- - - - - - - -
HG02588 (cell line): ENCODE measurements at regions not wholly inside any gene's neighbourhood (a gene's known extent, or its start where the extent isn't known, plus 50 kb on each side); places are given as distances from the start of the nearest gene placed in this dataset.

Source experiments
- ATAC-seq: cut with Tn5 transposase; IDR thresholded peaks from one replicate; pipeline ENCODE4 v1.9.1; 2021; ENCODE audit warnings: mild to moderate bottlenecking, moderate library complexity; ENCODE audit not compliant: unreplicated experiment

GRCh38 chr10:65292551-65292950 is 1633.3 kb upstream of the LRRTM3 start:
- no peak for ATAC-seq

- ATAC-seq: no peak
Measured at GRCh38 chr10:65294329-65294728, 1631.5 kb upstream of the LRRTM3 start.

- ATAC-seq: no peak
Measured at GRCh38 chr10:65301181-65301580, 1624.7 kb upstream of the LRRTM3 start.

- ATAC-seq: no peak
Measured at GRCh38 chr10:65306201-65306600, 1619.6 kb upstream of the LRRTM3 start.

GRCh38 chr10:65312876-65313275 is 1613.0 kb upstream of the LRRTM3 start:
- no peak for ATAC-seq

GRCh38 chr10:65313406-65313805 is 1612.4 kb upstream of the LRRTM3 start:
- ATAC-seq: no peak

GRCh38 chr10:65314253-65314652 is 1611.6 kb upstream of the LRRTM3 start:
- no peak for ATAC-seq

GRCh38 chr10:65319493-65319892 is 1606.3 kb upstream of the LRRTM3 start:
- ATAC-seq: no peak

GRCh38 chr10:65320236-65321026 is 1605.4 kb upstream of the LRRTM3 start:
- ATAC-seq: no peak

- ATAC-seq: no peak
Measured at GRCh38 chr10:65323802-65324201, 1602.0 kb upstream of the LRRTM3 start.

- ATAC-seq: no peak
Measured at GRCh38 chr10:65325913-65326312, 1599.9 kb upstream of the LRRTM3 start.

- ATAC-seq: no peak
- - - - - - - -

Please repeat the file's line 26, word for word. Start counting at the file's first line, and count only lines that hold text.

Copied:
- ATAC-seq: no peak